Freda Bates Roberson ’95

Freda Roberson joined the staff of the Fremont Street Nursery in 1997 working in the kitchen. She worked every position at the school before becoming the Director in 2004.

Freda grew up in the neighborhood near the nursery. Their mother, Maria Bates, raised her and her brother after their father died in a traffic accident while working in Fairfax when she was 10 years old.

Teresa Dunham of the Winchester Star wrote on February 7, 2007 that parents can be superheroes but even superheroes have day jobs. That is when daycare enters the equation.

One of the oldest daycare centers in Winchester, Fremont Street Nursery started as the Negro Daycare Center on Pall Mall Street in 1943. The school moved to Fremont Street in 1955 and was renamed in 1962.

Freda believes that children need love, attention and education. When the same people provide it on a daily basis, it provides stability for the children. Children know when they walk through the door of Fremont Street Nursery they are safe. She knows the nursery is a positive force in the neighborhood and has referred to it as an “Oasis of Hope”.

Freda is very active in the community. A member of the Winchester Kiwanis Board of Directors, she has also served with the boards of the Top of Virginia Chamber of Commerce, Healthy Families of the Northern Shenandoah Valley, the Bank of Clarke County Foundation, the American Fundraising Professionals, the St. Stephens C.M.E Trustee Board, the Winchester Renovation Committee, the VPI Steering Committee, and the Opportunity Scholars Advisory committee.

“I am blessed to have the opportunity to do something that I’m passionate about. Trying to brighten the future of children one at a time is simply priceless!”


Henrietta Cornwell Ritter ’28

While at Handley, Henrietta Cornwell was a member of the Holmes Conrad Literary Society, the news editor of the school newspaper “The Trail Blazer”, and involved with girls volleyball and basketball for three years. She earned her BA at Longwood College in 1932.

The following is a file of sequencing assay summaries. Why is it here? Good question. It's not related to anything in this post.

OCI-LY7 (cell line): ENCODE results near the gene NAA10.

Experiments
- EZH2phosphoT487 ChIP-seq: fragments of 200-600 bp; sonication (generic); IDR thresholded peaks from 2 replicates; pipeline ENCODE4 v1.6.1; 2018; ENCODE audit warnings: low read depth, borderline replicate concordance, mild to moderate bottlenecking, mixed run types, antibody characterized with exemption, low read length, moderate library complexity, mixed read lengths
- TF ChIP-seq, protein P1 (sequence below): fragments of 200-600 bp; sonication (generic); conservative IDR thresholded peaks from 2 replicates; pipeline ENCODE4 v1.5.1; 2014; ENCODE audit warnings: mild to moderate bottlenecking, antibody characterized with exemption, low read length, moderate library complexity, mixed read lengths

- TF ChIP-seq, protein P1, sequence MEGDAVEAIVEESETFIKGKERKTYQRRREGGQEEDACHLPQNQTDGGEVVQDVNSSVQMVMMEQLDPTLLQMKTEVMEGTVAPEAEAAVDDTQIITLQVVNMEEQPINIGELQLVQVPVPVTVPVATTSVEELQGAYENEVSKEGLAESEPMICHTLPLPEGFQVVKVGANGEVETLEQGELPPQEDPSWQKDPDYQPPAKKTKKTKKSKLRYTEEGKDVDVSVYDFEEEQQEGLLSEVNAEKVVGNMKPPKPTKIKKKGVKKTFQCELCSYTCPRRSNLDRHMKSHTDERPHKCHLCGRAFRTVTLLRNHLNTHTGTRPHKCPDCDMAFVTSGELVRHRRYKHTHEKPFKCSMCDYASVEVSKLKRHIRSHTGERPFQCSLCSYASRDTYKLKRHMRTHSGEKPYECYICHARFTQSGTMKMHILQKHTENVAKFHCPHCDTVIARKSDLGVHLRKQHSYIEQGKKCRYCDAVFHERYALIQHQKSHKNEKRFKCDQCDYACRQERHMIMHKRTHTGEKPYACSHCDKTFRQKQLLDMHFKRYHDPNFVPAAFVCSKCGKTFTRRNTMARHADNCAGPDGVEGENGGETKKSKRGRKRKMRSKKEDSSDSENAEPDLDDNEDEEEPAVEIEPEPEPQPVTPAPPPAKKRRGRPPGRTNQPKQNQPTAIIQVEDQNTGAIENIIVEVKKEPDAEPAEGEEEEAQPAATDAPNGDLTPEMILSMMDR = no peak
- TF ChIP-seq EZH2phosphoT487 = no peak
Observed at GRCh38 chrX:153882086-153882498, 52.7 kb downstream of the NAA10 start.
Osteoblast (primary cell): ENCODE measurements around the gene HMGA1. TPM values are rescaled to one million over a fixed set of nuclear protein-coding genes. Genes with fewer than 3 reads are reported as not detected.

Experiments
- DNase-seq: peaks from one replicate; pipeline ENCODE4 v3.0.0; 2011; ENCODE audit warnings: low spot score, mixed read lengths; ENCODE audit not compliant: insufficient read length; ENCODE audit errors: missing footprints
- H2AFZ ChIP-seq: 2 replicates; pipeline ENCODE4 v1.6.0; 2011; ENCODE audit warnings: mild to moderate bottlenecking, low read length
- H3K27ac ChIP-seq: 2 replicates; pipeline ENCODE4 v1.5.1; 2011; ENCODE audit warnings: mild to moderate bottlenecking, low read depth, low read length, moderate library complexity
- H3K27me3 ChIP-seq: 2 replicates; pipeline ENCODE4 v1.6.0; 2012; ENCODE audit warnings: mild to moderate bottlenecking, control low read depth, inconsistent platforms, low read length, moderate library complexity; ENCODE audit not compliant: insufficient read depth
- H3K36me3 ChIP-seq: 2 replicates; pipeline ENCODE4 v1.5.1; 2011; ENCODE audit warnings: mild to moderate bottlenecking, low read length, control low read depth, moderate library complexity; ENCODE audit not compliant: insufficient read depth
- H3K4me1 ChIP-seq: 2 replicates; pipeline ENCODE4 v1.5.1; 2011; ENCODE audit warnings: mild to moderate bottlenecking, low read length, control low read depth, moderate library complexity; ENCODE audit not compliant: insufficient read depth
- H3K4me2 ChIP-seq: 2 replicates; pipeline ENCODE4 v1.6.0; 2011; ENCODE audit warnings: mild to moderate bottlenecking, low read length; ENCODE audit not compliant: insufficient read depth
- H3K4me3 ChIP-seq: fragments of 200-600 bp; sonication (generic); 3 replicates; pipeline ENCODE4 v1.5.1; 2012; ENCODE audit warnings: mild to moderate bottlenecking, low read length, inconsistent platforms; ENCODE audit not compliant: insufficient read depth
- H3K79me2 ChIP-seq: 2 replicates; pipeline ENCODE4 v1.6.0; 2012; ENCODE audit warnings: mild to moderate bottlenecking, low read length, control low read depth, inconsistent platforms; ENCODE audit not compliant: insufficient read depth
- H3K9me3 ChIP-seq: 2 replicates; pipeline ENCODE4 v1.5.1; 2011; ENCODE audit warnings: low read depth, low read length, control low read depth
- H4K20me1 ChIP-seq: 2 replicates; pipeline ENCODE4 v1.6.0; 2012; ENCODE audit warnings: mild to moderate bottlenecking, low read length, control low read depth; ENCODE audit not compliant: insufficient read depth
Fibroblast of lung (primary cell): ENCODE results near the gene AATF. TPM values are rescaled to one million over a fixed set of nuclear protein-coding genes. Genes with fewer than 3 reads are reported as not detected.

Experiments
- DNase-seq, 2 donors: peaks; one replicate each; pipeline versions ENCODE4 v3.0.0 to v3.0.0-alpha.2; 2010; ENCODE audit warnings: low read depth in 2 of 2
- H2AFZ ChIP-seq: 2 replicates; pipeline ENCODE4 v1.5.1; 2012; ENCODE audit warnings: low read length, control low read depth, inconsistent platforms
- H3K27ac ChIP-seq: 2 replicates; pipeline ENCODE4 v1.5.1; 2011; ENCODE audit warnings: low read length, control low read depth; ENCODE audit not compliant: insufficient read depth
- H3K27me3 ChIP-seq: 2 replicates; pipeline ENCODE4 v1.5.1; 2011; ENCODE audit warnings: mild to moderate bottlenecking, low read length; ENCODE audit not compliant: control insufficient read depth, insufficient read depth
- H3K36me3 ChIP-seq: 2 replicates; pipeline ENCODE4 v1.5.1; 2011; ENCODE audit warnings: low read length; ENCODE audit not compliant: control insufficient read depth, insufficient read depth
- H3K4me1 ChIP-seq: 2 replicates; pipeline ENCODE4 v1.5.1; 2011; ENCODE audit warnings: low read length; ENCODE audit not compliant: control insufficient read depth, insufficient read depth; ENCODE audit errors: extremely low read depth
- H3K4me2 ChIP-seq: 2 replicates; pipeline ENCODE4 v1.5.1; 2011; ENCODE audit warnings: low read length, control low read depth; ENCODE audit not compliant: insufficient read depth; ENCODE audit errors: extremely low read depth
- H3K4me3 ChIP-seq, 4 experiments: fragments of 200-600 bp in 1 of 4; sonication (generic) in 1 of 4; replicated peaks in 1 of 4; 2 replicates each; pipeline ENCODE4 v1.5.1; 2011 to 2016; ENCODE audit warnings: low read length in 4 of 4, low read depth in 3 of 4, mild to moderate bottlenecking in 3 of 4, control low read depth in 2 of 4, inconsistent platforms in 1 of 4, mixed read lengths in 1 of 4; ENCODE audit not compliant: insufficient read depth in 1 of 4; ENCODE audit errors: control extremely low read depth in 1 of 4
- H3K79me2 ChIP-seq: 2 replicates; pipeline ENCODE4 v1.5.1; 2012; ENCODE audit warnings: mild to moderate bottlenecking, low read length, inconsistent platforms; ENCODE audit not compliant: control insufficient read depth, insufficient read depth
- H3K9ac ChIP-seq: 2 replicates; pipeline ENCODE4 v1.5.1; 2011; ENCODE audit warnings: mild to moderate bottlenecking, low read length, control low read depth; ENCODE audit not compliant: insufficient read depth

Her first teaching position was in Frederick County where she taught first through seventh grades at the one room Woodbine School in the community of Grimes. She later moved to the county’s Redbud School.

Henrietta married her Handley classmate Frederick M. Ritter in 1934. She stopped teaching after their son, Frederick Jr., was born in 1938.

Mrs. Ritter was involved in the community. She served as President of the Winchester Memorial Hospital’s Ladies Auxiliary where she helped organize the annual “Hospital Follies”. She was a member of the American Association of University Women and a leader in the Girl Scouts.

The Ritter family was active at Grace Evangelical Lutheran Church. Frederick Ritter, Jr, Class of 1956, became a Lutheran minister. He participated in the Vietnam moratorium and the civil rights movement before becoming an instructor in Behavioral Medicine at Eastern Virginia Medical School. He ministered to the emotional and spiritual needs of people in the Hampton Roads area for almost 40 years.

Henrietta returned to Handley in 1964 and taught senior high English along side her sister Edith Cornwell Garrabrandt, Winchester High School Class of 1923. She was a class sponsor and the faculty advisor for the Handlian .

She remained involved in the community after her retirement in 1974.  She was a member of the Winchester Star Leadership Award committee, worked with “Meals on Wheels” and continued to support American Association of University Women projects.


Wilbur Odell Riley ’24

Wilbur “Web” Riley was the first class president at John Handley High School. He was a member of the Cadet Battalion, played both football and basketball, and was the Editor-in–Chief of the school’s newspaper “The Trail Blazer”.